E: A mustachioed Justin Long wanders Canada…
M: …hang on there a minute. I think we need to just stop an let that wash over everyone. A mustachioed Justin Long wanders Canada. A mustachioed Justin Long…….. wanders Canada. Ok, continue.
E: Ahem, yes, he wanders around interviewing strange and interesting people for a podcast. Leaving aside that he apparently gets paid to do this – a credulity straining premise in itself – it turns out some of them might have a hidden agenda. Like, for example, kidnapping Long and turning him into a walrus through amateur surgeries. So, yeeeeah, maybe not so interested after all.
M: I saw the trailer for this a long time ago, and at first it had my interest piqued. Then we got to the kidnapping and veiled hints at a human walrus.
E: Exactly. I would totally be down for watching Long wander Canada in a mustache. What Smith is showing instead is original, I’ll say that much.
M: So was the Human Centipede. “Original” isn’t good by itself.
E: Agreed. Don’t blink, but that was Haley Joel Osment as Long’s DJ buddy in the trailer.
A Walk Among The Tombstones
E: Dan Stevens costars as a high end drug dealer who hires tragedy-wrecked ex-cop/unlicensed P.I. Liam Neeson to find the creeps who murdered his wife. Neeson, all about those noir kidnappings; Stevens, all about the scum. What happened there? How did that become Oskar Schindler’s thing? How did that become Matthew Crawley’s?
M: One word for you, in regards to Neeson. Taken. Speaking of which, I saw the commercial for this and at first thought it would be Taken 3. I’m not sure if that’s a bad thing.
E: If revenge dramas are your cup of tea, it looks pretty alarming and well done. And big points for that cover of “Black Hole Sun” that plays over the trailer.
E: You guys remember this. Mia Wasikowska. Camels. A journey to find herself while trekking the Australian Outback. Adam Driver as the photojournalist hired by National Geographic to document her story. Guess they changed the release date.
M: This is so the year of Adam Driver. WTF!
C: No answers here, bro.
E: The completely fascinating premise of this film is that a gay rights group helped support striking Welch coal miners in 1984, just to solidarity for another downtrodden group of underdogs, through both finances and kickin’ disco routines. The mind-blowing part is, it’s a true story.
C: Wait, what? For real?
M: Honestly, I don’t think anyone would have bankrolled this if it wasn’t. Can you imagine someone pitching that? Nope, just for solidarity. Uh huh, in the 80’s. No no, in Wales. Call me? Maybe?
E: Definitely aiming for the same heart warming territory as British hits like The Full Monty and Billy Elliot, this looks pretty adorable. It can’t possibly hurt to have Bill Nighy, Andrew Scott, Dominic West, Paddy Considine and Imelda Staunton in your ensemble, either. Some of the scenes in the trailer made me laugh so hard I cried.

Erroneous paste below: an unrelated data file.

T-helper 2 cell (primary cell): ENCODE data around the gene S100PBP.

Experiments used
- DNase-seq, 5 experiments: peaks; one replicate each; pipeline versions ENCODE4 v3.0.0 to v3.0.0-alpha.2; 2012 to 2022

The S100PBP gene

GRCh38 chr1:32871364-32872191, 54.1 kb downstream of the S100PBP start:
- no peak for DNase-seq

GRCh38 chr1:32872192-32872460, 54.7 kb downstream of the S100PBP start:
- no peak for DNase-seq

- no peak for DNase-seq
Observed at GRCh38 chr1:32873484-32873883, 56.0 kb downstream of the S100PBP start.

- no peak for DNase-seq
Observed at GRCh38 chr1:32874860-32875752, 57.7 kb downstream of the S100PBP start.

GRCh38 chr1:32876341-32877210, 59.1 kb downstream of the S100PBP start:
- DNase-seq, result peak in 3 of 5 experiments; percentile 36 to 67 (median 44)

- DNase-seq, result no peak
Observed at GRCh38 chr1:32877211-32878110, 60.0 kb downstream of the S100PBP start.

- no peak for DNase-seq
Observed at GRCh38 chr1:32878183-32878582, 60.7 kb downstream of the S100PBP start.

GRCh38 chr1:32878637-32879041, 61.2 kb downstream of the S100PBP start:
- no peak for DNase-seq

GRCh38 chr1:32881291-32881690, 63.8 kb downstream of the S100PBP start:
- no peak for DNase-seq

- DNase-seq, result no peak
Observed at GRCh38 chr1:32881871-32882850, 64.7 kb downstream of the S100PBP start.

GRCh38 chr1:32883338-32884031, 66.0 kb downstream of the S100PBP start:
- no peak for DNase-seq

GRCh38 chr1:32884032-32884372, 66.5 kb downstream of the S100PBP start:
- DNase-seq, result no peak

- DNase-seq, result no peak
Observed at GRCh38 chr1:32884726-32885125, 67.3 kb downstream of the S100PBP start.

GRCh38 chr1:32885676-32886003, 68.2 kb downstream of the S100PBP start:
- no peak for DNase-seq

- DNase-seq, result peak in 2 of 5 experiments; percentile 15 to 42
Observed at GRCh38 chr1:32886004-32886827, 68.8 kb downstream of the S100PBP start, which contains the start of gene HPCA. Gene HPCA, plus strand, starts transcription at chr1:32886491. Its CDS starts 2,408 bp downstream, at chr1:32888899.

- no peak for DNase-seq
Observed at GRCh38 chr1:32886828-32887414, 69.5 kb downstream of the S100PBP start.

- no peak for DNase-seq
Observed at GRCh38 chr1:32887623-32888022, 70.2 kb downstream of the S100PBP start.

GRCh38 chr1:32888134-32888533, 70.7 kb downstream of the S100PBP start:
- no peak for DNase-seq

The Zero Theorem
E: Get ready for some serious crazy. It’s a new Terry Gilliam flick! Crazy colors, crazy clothes.
M: Will there be an evil, murderous rabbit?
C: I vote for the rabbit!
E: It seems much more urban, but you never know! The film follows a computer programmer – an unrecognizably hairless Christoph Waltz – as he searches for the meaning of life. The supporting cast is just a regular box of British treats — Ben Whishaw, Rupert Friend, David Thewlis and Tilda Swinton — as well as Peter Stormare, Lucas Hedges and oh yes, Matt Damon.
M: The very British Matt Damon.
E: Neither is Hedges or Stormare, that’s why I separated them out. Oh, and least I forget, there’s obviously an age-inappropriate love interest (Melanie Thierry).
The Box Trolls
E: Now this is the one I’m waiting for. And literally, I have been waiting for this children’s movie since the first preview I saw in the spring.
M: Finally! And for the record, who was it that shared that trailer with you?
E: You. You don’t have to be smug about it.
M: Actually, I do. It’s the month for being smug.
C: He’s got you there. And yes, I’ve been looking forward to this one for a while. Creepy and odd but also very, very charming-looking.
E: It looks stunning. I love the trailer that gives you a view into moving these little puppets/miniatures. It’s whimsical and quirky and fun and poignant and just spectacular looking.
M: I know, right? I have little to no clue what it’s about, but the trailer is so magical, so perfect, that I really don’t care.
E: You’ve no doubt seen the ads for this Urban Western revenge drama. I promised someone I love I’d never be this person again, Denzel Washington tells us, but then someone does the unspeakable, and you do something about it because you can.